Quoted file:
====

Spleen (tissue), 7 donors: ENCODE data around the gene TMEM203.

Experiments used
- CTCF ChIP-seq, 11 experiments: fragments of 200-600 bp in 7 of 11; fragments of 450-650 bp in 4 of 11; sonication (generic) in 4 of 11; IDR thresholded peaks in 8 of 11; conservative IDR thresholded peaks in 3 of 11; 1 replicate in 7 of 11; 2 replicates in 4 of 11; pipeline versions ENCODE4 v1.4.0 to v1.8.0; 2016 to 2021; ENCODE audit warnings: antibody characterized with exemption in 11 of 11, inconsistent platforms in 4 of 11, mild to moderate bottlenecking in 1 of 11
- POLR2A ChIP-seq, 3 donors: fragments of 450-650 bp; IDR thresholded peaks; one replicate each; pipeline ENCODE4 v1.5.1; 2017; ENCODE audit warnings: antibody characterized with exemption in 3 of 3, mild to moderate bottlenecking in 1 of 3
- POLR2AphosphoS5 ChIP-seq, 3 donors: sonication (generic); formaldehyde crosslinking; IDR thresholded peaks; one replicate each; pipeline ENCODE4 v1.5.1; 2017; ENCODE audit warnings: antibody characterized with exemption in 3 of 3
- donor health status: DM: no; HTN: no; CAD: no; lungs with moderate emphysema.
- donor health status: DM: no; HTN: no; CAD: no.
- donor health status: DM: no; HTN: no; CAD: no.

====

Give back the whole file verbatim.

Spleen (tissue), 7 donors: ENCODE data around the gene TMEM203.

Experiments used
- CTCF ChIP-seq, 11 experiments: fragments of 200-600 bp in 7 of 11; fragments of 450-650 bp in 4 of 11; sonication (generic) in 4 of 11; IDR thresholded peaks in 8 of 11; conservative IDR thresholded peaks in 3 of 11; 1 replicate in 7 of 11; 2 replicates in 4 of 11; pipeline versions ENCODE4 v1.4.0 to v1.8.0; 2016 to 2021; ENCODE audit warnings: antibody characterized with exemption in 11 of 11, inconsistent platforms in 4 of 11, mild to moderate bottlenecking in 1 of 11
- POLR2A ChIP-seq, 3 donors: fragments of 450-650 bp; IDR thresholded peaks; one replicate each; pipeline ENCODE4 v1.5.1; 2017; ENCODE audit warnings: antibody characterized with exemption in 3 of 3, mild to moderate bottlenecking in 1 of 3
- POLR2AphosphoS5 ChIP-seq, 3 donors: sonication (generic); formaldehyde crosslinking; IDR thresholded peaks; one replicate each; pipeline ENCODE4 v1.5.1; 2017; ENCODE audit warnings: antibody characterized with exemption in 3 of 3
- donor health status: DM: no; HTN: no; CAD: no; lungs with moderate emphysema.
- donor health status: DM: no; HTN: no; CAD: no.
- donor health status: DM: no; HTN: no; CAD: no.